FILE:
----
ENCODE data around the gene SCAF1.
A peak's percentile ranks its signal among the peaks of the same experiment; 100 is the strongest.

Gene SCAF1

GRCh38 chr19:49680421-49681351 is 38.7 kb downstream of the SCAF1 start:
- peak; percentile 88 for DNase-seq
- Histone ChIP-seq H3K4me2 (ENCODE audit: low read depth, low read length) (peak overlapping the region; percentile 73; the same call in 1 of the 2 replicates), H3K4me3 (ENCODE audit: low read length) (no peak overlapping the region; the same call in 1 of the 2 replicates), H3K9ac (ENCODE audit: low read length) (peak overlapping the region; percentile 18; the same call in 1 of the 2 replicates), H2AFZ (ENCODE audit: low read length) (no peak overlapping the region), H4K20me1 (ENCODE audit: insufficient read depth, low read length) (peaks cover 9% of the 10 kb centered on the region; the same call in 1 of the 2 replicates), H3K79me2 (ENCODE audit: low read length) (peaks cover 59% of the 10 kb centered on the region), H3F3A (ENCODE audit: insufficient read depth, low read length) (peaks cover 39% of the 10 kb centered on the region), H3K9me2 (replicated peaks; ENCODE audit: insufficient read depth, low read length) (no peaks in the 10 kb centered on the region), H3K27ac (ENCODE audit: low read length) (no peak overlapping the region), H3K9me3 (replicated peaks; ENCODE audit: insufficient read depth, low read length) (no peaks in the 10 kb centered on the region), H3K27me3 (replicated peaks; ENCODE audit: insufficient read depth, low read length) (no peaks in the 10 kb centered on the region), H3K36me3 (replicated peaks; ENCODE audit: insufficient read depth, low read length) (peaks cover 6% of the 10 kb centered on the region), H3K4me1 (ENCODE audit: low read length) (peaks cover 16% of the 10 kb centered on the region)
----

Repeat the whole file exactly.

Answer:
ENCODE data around the gene SCAF1.
A peak's percentile ranks its signal among the peaks of the same experiment; 100 is the strongest.

Gene SCAF1

GRCh38 chr19:49680421-49681351 is 38.7 kb downstream of the SCAF1 start:
- peak; percentile 88 for DNase-seq
- Histone ChIP-seq H3K4me2 (ENCODE audit: low read depth, low read length) (peak overlapping the region; percentile 73; the same call in 1 of the 2 replicates), H3K4me3 (ENCODE audit: low read length) (no peak overlapping the region; the same call in 1 of the 2 replicates), H3K9ac (ENCODE audit: low read length) (peak overlapping the region; percentile 18; the same call in 1 of the 2 replicates), H2AFZ (ENCODE audit: low read length) (no peak overlapping the region), H4K20me1 (ENCODE audit: insufficient read depth, low read length) (peaks cover 9% of the 10 kb centered on the region; the same call in 1 of the 2 replicates), H3K79me2 (ENCODE audit: low read length) (peaks cover 59% of the 10 kb centered on the region), H3F3A (ENCODE audit: insufficient read depth, low read length) (peaks cover 39% of the 10 kb centered on the region), H3K9me2 (replicated peaks; ENCODE audit: insufficient read depth, low read length) (no peaks in the 10 kb centered on the region), H3K27ac (ENCODE audit: low read length) (no peak overlapping the region), H3K9me3 (replicated peaks; ENCODE audit: insufficient read depth, low read length) (no peaks in the 10 kb centered on the region), H3K27me3 (replicated peaks; ENCODE audit: insufficient read depth, low read length) (no peaks in the 10 kb centered on the region), H3K36me3 (replicated peaks; ENCODE audit: insufficient read depth, low read length) (peaks cover 6% of the 10 kb centered on the region), H3K4me1 (ENCODE audit: low read length) (peaks cover 16% of the 10 kb centered on the region)